Posts tagged: long distance

Stress Fracture?

By Jay Stephenson
July 10, 2011

Ok so here we go.  Below this paragraph you will find all lots of  info about stress fractures.  It is tedious to read but if you have a stress fracture and really want to get better you will probably read it.  You should consider seeing if your insurance will cover the Exogen “bone healing system.”  It is very pricy but I can speak from experience that it DOES get you back running faster.  A lot of businesses are covering the cost of this unit for their employees just to get them back to work faster.  You can try to buy one on ebay, but apparently it is a felony.  Something about it being a prescription item.  If you have a stress fracture and you are trying to back in shape quickly email me at  I have a training plan called “Stress Fracture Return.”  It is for sale here:

Stress Fracture Return to Running Plan

What is a Stress Fracture?
-Stress fractures are usually causes by repeated impact. This is different from a complete break in a bone when the bone is completely broken with a single sudden impact.

• Eat Calcium and Vitamin D rich foods
• Get a healthy amount of sunlight (if you live in a region where there is a large part of the year with no sun you may need to get some artificial sunlight in low doses)
• Replace shoes at least every 300 miles run or every 3 to 6 months depending on activity level. If you wear the same pair of shoes every day they will not last as long as if you alternate days with multiple pairs. Also, if you can buy one pair of shoes that is specifically designated for athletic activity then do so.
• Do different activities on different days. This will stress different muscle groups and different bones. Also, if you are going to run every day then make sure you are running on soft surfaces at least 5 days a week. One more tip is to alternate flat runs and hilly runs. This will also help use different muscles and bones.
• Don’t do too much too soon or go too fast too soon. Make sure there is a gradual progression with everything you do.
• Strength training will help to increase bone density and muscle strength. Both of these will protect you from getting a stress fracture.
• If you feel the same pain again then rest for 2-3 days before trying the activity again. See you doctor.
• The amount of calcium need for bone repair is 1000-1500 milligrams.

• Pain increases with activity and throughout the day
• Possible bruising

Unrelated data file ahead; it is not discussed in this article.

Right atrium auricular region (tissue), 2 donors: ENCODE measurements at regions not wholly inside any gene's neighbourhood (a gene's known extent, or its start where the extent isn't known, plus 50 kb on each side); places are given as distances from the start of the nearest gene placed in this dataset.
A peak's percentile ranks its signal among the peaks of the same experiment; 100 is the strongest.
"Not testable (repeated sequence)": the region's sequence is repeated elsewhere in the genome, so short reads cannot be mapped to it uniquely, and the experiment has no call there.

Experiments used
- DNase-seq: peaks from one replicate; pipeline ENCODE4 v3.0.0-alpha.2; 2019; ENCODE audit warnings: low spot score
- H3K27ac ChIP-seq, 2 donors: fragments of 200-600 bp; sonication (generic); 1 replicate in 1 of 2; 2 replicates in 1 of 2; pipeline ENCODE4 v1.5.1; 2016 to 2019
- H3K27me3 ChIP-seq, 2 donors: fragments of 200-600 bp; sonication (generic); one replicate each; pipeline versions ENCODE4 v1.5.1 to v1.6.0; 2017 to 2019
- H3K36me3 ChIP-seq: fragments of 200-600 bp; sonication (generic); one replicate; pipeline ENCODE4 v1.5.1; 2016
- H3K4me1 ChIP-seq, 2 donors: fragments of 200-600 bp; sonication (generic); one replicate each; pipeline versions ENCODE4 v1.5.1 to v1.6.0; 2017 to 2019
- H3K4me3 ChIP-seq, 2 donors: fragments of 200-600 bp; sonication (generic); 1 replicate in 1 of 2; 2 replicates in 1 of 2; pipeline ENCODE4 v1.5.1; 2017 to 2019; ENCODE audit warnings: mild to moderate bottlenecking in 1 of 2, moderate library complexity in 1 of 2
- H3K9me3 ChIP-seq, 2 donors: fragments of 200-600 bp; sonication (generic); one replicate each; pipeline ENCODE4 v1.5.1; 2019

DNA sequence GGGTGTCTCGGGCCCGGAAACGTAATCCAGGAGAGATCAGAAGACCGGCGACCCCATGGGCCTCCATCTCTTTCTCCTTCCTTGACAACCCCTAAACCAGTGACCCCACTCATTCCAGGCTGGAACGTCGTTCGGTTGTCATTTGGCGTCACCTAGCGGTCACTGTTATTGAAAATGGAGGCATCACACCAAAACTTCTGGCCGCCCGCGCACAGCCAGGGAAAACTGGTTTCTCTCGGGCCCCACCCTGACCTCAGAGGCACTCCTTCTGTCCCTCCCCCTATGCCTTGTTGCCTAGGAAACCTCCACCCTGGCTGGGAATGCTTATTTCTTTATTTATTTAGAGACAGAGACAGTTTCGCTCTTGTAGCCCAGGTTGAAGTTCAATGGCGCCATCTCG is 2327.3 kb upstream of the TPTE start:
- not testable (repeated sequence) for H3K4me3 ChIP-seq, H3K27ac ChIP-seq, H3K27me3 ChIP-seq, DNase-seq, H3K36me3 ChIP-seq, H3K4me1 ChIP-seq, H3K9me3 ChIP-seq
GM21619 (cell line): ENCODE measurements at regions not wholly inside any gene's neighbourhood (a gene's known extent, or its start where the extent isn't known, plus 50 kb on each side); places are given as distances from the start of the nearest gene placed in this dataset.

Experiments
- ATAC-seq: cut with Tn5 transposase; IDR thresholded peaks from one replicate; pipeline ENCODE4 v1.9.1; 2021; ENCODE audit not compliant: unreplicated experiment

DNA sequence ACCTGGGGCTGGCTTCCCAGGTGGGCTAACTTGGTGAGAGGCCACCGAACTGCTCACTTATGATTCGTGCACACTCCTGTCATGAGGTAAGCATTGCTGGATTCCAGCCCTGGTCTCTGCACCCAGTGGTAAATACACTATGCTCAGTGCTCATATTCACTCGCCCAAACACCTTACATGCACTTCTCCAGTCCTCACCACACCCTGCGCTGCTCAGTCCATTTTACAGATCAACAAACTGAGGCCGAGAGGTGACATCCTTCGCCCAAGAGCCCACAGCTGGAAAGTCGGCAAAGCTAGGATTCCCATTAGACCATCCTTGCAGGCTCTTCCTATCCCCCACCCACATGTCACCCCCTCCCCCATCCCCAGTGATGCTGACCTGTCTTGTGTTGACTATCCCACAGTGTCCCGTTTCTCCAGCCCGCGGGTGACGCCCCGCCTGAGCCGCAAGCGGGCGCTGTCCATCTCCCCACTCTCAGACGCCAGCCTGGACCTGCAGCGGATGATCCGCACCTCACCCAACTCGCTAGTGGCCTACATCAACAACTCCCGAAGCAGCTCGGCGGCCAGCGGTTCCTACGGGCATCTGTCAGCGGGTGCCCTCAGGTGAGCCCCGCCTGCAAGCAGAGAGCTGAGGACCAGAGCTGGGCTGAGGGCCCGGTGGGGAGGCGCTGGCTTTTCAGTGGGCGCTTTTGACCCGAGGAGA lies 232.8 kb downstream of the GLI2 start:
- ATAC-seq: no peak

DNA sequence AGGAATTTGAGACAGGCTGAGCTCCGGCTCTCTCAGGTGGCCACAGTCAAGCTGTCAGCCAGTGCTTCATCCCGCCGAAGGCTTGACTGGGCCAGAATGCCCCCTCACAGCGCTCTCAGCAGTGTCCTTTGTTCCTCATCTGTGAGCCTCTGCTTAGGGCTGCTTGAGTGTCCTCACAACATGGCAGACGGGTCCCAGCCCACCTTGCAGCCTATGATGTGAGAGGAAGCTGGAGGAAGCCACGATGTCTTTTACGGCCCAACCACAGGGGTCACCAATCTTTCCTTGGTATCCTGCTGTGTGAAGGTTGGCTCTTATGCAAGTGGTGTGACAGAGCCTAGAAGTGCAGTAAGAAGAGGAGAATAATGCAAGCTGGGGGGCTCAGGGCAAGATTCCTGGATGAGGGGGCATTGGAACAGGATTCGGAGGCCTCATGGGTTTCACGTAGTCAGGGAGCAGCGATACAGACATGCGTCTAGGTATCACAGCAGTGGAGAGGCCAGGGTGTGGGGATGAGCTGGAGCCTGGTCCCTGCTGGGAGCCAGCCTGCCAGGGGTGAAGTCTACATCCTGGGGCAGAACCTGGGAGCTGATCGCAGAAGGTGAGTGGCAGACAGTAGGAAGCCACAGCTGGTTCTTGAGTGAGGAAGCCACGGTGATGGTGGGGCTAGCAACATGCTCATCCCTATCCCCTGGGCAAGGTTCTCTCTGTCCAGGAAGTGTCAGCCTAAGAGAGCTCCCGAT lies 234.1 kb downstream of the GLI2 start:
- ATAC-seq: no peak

• Swelling and tenderness at the site of pain

Immediate Treatment
• If you think that you may have a stress fracture you need to stop the activity immediately and get an imaging test as soon as possible. If you keep running or doing even easy or moderate activity you could break the bone all the way through.
• Apply ice on the injured area for 15-20mins and elevate the injury above your heart.
• Also, there are a few areas that you want to be careful icing due to superficial nerves. Those areas include the inside of the ankle, the back of your knee, and the outside of your calf close to the knee.
• Nonsteroidal anti-inflammatory medication may help to reduce the pain but they may also slow down the bone healing process.
• If you suspect that you have a fracture then try not to put any weight on the injured area until you see a doctor.

Imaging Tests
• It is very important to diagnose the injury early so that you can start treating it properly.
• We suggest getting an MRI or a Bone scan to detect a fracture early.
• If your doctor does not do an MRI or a bone scan then you might need to find a different doctor that is willing to get you one of those tests.
• A simple X-Ray may not show the fracture until 6-8 weeks after the injury

Nonsurgical Treatment
• The “Exogen bone healing system” is a low level ultrasound that cannot be duplicated by any other ultrasound machine. It heals fractures 38% faster, and heals 86% of non-unions. It takes takes 20mins a day (
• Rest, Ice, Elevate…I don’t think compression is a good idea.
• Crutches and removable short-leg fracture brace shoe

Surgical Treatment
• Sometimes surgery is necessary to get the bone to heal

Start Training again
• You need to consult your doctor before beginning a program
• A stress fracture can take anywhere from 6 weeks to more than a year to heal all the way
• Start with non-weight bearing activity like pool running or swimming after two weeks of complete rest
• Transition to some biking after 4-6 weeks
• Transition to some running and some biking after 6-8 weeks
• Always take into account the doctor’s orders when following a training program

Let me know if you are recovering from a stress fracture…